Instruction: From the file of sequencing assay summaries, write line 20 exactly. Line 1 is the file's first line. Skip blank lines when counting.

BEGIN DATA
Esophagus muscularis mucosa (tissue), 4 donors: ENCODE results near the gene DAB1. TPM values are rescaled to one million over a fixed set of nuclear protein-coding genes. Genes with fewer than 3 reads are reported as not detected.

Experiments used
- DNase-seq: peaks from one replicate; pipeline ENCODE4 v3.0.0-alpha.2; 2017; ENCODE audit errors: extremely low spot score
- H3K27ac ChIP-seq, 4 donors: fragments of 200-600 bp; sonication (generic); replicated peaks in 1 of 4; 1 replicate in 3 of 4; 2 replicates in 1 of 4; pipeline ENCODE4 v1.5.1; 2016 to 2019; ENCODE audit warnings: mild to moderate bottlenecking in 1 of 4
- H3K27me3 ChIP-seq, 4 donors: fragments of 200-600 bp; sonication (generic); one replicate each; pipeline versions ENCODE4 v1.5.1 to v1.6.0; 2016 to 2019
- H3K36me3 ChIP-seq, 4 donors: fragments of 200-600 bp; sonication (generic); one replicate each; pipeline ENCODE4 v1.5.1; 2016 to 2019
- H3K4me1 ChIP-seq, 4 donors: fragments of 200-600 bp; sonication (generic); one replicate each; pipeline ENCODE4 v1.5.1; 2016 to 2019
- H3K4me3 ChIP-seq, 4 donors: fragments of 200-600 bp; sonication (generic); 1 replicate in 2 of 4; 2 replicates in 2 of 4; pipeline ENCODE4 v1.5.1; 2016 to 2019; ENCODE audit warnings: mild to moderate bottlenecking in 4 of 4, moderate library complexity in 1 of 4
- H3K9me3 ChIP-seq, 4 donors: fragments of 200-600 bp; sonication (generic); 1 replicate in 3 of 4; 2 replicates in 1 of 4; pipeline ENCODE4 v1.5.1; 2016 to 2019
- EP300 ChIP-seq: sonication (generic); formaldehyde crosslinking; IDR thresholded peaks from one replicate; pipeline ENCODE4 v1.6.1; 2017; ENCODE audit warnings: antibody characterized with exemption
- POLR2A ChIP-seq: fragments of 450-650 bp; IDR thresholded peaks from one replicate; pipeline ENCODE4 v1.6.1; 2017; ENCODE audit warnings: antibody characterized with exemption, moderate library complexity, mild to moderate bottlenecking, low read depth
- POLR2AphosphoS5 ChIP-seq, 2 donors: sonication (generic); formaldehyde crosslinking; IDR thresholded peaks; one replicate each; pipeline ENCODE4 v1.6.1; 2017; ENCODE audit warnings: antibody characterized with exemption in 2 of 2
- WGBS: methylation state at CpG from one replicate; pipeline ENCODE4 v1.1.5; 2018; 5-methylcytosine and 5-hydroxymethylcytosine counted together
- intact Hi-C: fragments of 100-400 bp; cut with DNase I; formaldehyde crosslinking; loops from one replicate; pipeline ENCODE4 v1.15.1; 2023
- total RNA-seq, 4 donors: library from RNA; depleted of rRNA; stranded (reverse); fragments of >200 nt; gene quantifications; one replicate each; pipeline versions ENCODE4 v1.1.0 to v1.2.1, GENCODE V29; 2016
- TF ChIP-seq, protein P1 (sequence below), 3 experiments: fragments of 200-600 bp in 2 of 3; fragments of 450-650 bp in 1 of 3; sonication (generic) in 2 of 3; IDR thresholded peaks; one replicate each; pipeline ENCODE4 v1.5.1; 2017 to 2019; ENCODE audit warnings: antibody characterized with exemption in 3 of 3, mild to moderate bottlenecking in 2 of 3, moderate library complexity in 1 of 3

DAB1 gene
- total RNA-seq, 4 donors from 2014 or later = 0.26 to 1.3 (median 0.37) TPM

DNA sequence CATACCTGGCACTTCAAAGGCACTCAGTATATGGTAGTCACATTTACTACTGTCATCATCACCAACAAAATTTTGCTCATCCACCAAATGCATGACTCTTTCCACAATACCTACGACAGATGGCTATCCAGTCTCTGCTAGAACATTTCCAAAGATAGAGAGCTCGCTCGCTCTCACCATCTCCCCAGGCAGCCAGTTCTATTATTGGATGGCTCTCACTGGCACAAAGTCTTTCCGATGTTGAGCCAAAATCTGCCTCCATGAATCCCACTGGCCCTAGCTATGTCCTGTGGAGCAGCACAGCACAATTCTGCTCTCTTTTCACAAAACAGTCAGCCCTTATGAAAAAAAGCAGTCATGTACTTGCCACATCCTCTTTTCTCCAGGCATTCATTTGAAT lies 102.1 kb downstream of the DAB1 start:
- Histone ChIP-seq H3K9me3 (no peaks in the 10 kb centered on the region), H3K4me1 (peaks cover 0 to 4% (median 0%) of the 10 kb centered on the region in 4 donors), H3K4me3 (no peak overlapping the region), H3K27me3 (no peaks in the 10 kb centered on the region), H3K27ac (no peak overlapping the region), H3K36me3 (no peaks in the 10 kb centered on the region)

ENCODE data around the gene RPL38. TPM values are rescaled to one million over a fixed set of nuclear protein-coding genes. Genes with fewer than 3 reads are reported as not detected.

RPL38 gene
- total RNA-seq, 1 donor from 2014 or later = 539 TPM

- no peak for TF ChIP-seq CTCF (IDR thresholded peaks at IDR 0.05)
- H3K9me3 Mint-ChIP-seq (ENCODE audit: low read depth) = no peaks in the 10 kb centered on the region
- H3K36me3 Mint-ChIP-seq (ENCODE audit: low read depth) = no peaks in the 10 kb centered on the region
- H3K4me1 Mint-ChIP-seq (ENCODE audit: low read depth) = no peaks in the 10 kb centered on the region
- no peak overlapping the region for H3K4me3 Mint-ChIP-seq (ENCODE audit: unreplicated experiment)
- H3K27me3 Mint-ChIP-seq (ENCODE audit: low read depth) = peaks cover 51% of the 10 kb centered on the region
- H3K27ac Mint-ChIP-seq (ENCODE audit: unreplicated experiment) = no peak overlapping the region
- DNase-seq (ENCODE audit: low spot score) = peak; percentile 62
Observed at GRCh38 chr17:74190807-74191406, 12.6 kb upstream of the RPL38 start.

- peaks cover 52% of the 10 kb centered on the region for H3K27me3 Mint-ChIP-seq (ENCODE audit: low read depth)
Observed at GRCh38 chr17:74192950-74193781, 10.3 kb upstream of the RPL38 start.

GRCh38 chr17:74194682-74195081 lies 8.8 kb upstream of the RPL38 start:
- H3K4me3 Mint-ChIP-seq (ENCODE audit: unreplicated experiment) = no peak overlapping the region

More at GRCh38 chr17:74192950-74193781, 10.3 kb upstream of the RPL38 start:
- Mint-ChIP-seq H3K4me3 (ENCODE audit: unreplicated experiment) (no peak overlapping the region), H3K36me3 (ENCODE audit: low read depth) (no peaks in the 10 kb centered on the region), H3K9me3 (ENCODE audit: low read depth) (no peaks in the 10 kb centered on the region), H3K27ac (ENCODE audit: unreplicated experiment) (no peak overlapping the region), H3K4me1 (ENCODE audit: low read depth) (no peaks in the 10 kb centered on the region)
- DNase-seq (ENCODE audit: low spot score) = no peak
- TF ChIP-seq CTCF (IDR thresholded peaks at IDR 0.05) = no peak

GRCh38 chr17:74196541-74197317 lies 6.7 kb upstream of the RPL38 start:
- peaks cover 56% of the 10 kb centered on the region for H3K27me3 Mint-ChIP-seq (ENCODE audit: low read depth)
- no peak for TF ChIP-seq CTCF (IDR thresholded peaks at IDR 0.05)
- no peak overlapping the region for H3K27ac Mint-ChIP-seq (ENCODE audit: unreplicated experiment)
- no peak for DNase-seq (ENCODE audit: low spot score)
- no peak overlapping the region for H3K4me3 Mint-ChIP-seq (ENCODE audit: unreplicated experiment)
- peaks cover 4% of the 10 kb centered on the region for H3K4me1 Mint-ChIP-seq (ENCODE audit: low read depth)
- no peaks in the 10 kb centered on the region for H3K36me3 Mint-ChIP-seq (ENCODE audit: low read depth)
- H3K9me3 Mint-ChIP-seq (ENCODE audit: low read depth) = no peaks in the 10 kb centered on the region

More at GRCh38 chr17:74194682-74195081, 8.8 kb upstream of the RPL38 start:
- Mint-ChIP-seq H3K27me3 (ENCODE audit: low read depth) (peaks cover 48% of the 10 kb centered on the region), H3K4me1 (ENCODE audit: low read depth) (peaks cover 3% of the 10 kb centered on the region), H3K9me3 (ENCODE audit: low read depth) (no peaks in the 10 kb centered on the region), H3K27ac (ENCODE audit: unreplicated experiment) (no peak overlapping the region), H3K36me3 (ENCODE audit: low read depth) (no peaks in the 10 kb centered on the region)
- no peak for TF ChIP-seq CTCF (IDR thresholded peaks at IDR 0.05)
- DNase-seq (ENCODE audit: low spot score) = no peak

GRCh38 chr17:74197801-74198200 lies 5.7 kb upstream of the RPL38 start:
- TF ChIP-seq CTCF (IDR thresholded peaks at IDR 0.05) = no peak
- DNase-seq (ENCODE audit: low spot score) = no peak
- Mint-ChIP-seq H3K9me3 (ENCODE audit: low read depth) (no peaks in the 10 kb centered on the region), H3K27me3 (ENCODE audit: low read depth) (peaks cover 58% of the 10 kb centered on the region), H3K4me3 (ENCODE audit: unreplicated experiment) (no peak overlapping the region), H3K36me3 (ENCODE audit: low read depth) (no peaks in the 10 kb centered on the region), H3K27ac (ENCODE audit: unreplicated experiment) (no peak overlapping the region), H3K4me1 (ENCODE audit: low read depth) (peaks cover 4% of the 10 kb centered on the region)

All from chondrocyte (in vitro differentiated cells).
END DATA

- Histone ChIP-seq H3K9me3 (no peaks in the 10 kb centered on the region), H3K4me1 (peaks cover 0 to 4% (median 0%) of the 10 kb centered on the region in 4 donors), H3K4me3 (no peak overlapping the region), H3K27me3 (no peaks in the 10 kb centered on the region), H3K27ac (no peak overlapping the region), H3K36me3 (no peaks in the 10 kb centered on the region)